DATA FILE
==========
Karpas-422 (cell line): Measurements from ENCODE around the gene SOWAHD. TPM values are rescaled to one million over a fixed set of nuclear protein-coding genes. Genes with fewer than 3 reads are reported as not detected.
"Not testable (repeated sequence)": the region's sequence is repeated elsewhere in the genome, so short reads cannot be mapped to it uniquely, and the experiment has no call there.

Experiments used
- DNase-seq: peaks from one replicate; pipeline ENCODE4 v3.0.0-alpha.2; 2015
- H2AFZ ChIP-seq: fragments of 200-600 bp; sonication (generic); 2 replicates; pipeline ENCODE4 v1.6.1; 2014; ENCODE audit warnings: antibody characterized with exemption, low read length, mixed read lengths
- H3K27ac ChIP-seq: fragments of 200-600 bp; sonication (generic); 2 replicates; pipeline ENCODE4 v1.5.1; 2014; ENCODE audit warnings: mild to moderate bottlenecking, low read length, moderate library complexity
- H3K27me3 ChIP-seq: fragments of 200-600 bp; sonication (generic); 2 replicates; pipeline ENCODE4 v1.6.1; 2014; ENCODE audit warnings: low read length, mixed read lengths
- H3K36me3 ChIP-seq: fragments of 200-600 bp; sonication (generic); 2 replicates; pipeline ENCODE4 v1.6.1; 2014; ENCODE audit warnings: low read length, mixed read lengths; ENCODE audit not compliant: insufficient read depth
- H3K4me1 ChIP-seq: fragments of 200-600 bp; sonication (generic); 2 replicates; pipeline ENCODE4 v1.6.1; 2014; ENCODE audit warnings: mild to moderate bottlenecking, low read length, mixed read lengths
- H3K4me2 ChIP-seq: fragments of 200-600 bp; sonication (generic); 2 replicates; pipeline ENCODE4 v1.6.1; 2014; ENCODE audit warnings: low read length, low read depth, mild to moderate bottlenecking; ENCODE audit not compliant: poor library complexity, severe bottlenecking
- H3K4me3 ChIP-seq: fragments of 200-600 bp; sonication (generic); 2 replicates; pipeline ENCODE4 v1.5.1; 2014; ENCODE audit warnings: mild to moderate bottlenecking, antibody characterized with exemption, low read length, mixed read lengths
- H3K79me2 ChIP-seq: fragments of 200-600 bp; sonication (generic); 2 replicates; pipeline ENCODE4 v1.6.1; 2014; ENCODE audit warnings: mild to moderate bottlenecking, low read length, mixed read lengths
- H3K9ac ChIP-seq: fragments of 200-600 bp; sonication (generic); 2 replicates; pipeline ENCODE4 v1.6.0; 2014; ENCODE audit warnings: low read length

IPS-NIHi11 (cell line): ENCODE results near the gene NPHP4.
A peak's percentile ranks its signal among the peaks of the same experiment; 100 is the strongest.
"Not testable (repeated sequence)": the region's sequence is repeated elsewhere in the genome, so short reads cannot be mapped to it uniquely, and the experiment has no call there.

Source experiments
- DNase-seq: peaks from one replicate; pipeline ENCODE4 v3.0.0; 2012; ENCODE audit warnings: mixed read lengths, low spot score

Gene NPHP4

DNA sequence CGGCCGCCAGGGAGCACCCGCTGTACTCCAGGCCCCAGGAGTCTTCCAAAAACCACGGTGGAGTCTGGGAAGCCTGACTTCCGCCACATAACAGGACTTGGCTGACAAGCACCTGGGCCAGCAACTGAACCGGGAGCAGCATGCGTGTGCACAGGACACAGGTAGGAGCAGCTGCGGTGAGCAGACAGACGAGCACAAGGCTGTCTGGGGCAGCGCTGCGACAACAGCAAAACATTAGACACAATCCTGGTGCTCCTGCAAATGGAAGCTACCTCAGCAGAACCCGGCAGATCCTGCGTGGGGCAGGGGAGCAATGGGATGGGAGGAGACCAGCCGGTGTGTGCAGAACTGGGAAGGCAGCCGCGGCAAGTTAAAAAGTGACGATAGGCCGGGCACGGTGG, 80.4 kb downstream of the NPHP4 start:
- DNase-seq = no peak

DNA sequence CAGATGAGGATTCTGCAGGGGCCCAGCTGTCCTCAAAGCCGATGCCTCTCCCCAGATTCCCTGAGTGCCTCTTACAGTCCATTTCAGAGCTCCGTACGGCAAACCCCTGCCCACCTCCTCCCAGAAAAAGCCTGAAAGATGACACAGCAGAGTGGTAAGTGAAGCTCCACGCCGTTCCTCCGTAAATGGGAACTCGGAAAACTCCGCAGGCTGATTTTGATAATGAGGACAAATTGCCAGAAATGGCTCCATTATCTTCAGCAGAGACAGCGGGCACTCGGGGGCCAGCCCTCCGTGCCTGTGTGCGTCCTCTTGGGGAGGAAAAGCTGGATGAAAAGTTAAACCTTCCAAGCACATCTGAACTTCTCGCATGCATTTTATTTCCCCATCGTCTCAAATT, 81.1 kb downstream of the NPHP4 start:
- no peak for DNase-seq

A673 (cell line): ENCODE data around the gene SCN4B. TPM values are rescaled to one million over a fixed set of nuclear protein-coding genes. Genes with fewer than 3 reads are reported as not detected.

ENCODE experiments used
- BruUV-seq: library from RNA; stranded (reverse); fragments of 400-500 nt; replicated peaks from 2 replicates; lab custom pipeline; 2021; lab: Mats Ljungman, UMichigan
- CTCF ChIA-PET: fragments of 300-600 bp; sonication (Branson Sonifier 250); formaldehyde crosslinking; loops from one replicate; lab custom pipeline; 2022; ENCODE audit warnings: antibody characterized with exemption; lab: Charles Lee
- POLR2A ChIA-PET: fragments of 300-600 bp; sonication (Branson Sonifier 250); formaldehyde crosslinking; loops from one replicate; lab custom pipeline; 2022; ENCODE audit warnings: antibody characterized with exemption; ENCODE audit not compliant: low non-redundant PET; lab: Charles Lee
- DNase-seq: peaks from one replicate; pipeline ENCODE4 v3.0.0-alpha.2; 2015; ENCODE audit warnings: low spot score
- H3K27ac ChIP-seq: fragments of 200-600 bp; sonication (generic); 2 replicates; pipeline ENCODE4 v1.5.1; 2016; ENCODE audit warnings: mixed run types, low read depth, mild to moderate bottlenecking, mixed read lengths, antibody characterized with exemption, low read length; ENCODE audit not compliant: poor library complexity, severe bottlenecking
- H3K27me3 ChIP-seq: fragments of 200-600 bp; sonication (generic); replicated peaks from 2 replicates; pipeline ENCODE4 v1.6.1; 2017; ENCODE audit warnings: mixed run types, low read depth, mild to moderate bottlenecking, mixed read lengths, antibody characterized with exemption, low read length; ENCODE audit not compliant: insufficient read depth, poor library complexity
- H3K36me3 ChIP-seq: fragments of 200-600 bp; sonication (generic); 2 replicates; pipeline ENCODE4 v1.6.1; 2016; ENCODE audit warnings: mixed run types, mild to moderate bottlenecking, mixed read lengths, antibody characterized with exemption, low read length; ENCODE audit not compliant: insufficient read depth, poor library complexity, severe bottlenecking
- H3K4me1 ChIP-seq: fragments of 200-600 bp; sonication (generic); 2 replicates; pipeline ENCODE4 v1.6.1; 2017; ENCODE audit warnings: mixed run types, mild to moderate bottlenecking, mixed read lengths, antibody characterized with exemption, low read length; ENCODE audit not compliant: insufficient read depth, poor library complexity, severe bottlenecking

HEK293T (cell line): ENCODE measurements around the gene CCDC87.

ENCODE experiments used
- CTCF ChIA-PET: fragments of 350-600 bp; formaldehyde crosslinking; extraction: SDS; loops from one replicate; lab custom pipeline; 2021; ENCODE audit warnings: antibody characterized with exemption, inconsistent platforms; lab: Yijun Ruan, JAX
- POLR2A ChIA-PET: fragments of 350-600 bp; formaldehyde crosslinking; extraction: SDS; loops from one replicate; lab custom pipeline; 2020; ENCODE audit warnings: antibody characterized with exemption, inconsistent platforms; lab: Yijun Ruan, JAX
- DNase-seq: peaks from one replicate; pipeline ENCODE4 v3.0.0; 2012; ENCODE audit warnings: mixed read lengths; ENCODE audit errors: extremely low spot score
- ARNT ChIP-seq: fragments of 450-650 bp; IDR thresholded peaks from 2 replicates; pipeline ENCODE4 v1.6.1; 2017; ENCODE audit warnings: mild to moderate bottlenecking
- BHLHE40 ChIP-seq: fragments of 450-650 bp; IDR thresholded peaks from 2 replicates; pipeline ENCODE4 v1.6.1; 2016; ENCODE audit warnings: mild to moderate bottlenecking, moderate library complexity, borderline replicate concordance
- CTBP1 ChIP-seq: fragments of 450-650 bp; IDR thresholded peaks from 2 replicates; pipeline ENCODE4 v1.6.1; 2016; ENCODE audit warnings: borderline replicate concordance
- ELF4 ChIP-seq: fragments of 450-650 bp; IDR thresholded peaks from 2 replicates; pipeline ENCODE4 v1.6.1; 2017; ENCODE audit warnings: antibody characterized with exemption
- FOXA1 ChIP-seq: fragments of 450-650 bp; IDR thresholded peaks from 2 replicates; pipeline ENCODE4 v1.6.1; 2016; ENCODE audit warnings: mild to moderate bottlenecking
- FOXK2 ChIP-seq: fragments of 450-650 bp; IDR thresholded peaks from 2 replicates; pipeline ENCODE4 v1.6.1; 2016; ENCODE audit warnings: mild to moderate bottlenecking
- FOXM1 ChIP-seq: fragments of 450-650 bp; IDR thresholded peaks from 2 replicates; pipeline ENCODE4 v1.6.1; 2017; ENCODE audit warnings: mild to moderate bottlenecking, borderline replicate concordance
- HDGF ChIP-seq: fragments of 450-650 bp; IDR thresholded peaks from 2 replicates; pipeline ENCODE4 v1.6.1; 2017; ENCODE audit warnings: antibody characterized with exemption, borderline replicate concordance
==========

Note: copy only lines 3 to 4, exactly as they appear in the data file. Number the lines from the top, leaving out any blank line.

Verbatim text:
Experiments used
- DNase-seq: peaks from one replicate; pipeline ENCODE4 v3.0.0-alpha.2; 2015